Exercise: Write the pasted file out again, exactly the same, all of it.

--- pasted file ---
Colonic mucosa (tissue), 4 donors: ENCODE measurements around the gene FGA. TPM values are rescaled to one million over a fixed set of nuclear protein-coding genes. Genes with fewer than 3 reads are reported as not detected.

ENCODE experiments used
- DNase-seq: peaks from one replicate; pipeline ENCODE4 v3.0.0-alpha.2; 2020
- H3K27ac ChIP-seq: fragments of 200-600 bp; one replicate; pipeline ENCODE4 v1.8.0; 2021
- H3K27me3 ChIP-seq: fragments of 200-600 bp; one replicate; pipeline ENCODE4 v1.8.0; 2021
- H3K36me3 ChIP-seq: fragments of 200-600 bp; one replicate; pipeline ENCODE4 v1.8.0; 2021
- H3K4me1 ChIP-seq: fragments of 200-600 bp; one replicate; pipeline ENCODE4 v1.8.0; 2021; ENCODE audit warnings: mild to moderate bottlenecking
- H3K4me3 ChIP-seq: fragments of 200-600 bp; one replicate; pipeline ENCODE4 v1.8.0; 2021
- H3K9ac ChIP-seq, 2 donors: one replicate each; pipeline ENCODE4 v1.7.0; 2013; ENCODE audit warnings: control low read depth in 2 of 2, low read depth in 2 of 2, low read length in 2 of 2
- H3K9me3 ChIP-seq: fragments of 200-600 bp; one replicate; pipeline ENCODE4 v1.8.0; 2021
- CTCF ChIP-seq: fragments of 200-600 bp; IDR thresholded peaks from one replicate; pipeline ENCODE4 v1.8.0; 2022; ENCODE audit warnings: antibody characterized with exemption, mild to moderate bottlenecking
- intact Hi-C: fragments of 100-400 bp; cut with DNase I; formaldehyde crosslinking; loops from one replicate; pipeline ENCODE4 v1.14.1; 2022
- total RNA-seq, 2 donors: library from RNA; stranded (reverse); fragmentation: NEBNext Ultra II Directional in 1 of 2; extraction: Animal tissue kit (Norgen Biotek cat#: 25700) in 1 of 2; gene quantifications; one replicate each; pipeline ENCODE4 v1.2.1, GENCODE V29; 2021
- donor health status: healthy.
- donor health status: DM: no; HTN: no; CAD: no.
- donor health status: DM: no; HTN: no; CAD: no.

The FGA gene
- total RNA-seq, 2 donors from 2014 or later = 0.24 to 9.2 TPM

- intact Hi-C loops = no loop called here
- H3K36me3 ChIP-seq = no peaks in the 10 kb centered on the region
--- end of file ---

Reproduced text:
Colonic mucosa (tissue), 4 donors: ENCODE measurements around the gene FGA. TPM values are rescaled to one million over a fixed set of nuclear protein-coding genes. Genes with fewer than 3 reads are reported as not detected.

ENCODE experiments used
- DNase-seq: peaks from one replicate; pipeline ENCODE4 v3.0.0-alpha.2; 2020
- H3K27ac ChIP-seq: fragments of 200-600 bp; one replicate; pipeline ENCODE4 v1.8.0; 2021
- H3K27me3 ChIP-seq: fragments of 200-600 bp; one replicate; pipeline ENCODE4 v1.8.0; 2021
- H3K36me3 ChIP-seq: fragments of 200-600 bp; one replicate; pipeline ENCODE4 v1.8.0; 2021
- H3K4me1 ChIP-seq: fragments of 200-600 bp; one replicate; pipeline ENCODE4 v1.8.0; 2021; ENCODE audit warnings: mild to moderate bottlenecking
- H3K4me3 ChIP-seq: fragments of 200-600 bp; one replicate; pipeline ENCODE4 v1.8.0; 2021
- H3K9ac ChIP-seq, 2 donors: one replicate each; pipeline ENCODE4 v1.7.0; 2013; ENCODE audit warnings: control low read depth in 2 of 2, low read depth in 2 of 2, low read length in 2 of 2
- H3K9me3 ChIP-seq: fragments of 200-600 bp; one replicate; pipeline ENCODE4 v1.8.0; 2021
- CTCF ChIP-seq: fragments of 200-600 bp; IDR thresholded peaks from one replicate; pipeline ENCODE4 v1.8.0; 2022; ENCODE audit warnings: antibody characterized with exemption, mild to moderate bottlenecking
- intact Hi-C: fragments of 100-400 bp; cut with DNase I; formaldehyde crosslinking; loops from one replicate; pipeline ENCODE4 v1.14.1; 2022
- total RNA-seq, 2 donors: library from RNA; stranded (reverse); fragmentation: NEBNext Ultra II Directional in 1 of 2; extraction: Animal tissue kit (Norgen Biotek cat#: 25700) in 1 of 2; gene quantifications; one replicate each; pipeline ENCODE4 v1.2.1, GENCODE V29; 2021
- donor health status: healthy.
- donor health status: DM: no; HTN: no; CAD: no.
- donor health status: DM: no; HTN: no; CAD: no.

The FGA gene
- total RNA-seq, 2 donors from 2014 or later = 0.24 to 9.2 TPM

- intact Hi-C loops = no loop called here
- H3K36me3 ChIP-seq = no peaks in the 10 kb centered on the region